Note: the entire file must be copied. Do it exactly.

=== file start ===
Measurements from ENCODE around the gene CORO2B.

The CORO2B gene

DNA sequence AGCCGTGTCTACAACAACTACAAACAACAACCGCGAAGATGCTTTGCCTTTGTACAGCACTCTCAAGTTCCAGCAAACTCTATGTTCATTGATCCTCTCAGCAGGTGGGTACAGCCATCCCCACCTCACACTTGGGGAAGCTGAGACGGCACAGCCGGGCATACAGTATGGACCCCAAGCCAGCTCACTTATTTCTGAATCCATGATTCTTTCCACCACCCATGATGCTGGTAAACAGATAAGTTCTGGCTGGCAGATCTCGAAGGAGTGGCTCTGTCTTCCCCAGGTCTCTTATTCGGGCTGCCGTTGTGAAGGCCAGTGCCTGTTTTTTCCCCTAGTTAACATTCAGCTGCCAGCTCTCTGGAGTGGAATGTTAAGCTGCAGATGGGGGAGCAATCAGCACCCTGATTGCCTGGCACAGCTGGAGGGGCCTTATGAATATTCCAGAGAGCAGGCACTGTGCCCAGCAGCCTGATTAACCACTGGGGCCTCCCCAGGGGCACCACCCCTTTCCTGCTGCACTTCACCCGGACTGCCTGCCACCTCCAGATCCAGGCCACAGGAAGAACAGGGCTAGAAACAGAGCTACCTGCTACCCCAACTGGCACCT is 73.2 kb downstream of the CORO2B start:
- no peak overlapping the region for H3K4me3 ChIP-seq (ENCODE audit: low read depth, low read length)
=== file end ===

Measurements from ENCODE around the gene CORO2B.

The CORO2B gene

DNA sequence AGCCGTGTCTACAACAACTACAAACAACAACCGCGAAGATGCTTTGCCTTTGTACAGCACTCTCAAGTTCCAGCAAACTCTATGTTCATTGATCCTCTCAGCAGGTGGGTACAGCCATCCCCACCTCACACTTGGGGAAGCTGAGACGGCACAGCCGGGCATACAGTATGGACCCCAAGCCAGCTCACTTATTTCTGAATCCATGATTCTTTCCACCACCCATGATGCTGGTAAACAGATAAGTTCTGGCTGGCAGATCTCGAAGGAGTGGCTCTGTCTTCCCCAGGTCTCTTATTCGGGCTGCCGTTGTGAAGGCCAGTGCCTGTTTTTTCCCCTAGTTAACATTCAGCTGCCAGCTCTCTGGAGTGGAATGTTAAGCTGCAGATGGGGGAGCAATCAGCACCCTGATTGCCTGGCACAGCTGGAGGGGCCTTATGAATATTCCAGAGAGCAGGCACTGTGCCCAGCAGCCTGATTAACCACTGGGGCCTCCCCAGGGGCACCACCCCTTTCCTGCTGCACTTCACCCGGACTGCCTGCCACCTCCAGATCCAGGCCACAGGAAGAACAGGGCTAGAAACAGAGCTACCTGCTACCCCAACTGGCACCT is 73.2 kb downstream of the CORO2B start:
- no peak overlapping the region for H3K4me3 ChIP-seq (ENCODE audit: low read depth, low read length)